«Comedy Has to Be Subversive and Uncomfortable»

 

For Steve Oram, Mar del Plata is becoming his second home. In 2012, he came here to present Sightseers, of which he was the protagonist and co-scriptwriter. Now, he comes back to the festival with Aaaaaaaah!, his directorial debut.

However, this young British actor is not just a film celebrity but also a television comedian. He has done minor roles in several shows and, thanks to the great reception of Ben Whitley’s film –winner of the Astor for Best Screenplay in the International Competition of the 27° edition- now he is being casted for important dramatic roles. "I’m sure it’s because I look like a very bad person”.

Yesterday, Oram gave a master class on the current situation of English humor. The actors says his main influences are Monty Python and the series The Young Ones, which promoted anarchic humor between the 70s and early 80s.

"Current television comedy is too conservative”, he states. "It’s hard to work on parallel comic shows. They only cast renowned actors who guarantee success. Everything started with digital television. We went from having 5 public channels to 70, all competing against each other. There’s less risk. Nobody wants to lose. Cinema has become a more democratic means for subversive humor. People have become bored with television and go to the Internet”.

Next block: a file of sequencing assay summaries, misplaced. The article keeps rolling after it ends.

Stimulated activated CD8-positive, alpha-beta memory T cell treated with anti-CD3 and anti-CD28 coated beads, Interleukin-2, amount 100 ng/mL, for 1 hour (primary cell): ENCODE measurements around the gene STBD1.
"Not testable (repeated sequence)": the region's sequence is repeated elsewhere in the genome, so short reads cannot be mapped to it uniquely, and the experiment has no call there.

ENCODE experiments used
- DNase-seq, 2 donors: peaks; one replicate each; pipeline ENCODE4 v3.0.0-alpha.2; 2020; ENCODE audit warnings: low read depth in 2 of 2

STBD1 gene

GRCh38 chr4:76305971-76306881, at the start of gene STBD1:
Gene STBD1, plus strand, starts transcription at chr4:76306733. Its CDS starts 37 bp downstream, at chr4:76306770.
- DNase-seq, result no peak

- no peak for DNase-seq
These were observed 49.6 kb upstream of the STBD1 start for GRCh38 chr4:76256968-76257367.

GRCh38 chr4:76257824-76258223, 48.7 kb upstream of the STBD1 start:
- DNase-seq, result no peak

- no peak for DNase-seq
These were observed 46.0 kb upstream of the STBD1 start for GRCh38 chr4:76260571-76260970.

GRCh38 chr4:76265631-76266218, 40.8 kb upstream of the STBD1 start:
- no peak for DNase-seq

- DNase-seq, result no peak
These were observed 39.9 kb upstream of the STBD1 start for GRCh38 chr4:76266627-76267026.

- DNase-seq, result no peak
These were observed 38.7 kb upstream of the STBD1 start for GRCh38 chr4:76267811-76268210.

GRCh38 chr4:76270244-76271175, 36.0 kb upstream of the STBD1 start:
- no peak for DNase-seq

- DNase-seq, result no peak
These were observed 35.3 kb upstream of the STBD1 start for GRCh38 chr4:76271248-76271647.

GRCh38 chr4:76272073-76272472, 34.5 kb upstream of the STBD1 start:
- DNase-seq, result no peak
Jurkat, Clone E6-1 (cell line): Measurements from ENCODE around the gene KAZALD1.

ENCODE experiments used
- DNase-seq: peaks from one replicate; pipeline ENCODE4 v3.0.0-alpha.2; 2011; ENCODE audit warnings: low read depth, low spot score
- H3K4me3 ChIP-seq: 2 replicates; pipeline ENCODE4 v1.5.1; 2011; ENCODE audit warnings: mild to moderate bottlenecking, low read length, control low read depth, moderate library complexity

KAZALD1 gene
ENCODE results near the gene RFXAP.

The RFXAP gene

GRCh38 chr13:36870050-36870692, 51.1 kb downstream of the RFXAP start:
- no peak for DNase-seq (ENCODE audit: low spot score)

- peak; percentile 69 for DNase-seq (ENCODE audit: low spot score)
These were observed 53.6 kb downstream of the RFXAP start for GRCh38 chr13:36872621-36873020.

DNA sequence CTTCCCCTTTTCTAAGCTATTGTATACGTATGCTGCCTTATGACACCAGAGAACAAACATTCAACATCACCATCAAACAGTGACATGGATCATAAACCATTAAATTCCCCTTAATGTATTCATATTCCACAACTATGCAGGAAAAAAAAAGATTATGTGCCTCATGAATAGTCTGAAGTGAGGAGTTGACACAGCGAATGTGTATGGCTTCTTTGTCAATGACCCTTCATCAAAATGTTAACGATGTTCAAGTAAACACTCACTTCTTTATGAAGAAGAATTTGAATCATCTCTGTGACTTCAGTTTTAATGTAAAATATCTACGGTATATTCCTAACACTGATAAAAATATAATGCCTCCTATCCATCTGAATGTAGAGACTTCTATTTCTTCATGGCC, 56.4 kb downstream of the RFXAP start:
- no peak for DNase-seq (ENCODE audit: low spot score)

In Aaaaaaaah!,Oram imagines an ordinary suburban society, who communicates with the language of monkeys. "First I wrote it with English dialogues for the actors, and then we created our own language. In that chaos, there is certain coherence in the characters’ way of communicating. We didn’t want to imitate monkeys, we wanted to make it real. The rest was improvisation. Since I knew nobody would finance the project, I gave it directly to a group of friends actors”.  

Apart from writing, directing and starring the film, Steve is in charge of distribution. "I gave it to several producers who told me they loved the idea but couldn’t finance it, so I distributed it myself and had absolute freedom to do whatever I wanted. I gave the fuck you to industry”.   

Oram comes from a long tradition of British primitive humor based on slapstick more than words. From Jonathan Swift –author of Gulliver’s Travels- to the amazing Peter Sellers. "I’m not that interested in elegant and kind dialogues but in body language. With slapstick you can be subversive.”

The actor defines Aaaaaaaah! as a sort of silentRomeo and Juliet, in an alternative, weird and horrible universe; still, we do all those things in real life: "we all defecate, have sex and get violent, but we don’t do it in public. In essence, we are very much like monkey. When you take language away, culture is revealed. The rest is normal”.  

Steve Oram has worked with Ben Whitley in several television shows, and has had minor roles in all of Edgar Wright’s films –Lethal Weapon, Shaun of the Dead-, with a special role in his last film, The World’s End. However, his filmmaking career started with short films. Aaaaaaaah! is a continuation of the type of comedy he has been doing for quite some time. "My mother liked it because she knows me. I love this type of physical comedy, not sharp dialogues”.

And this is only the beginning. Steve is already preparing his new film set in a fantastic and new universe, also with its own logic. "I’m acting a lot in order to finance it. It takes place in a ridiculous and filthy world”, he says about his next project.

Though he defines himself as a lunatic, he does not believe in psychoanalysis and states: "My work is my therapy”. We have Steve Oram for quite a while. 

NEWSLETTER

Recieve all festival news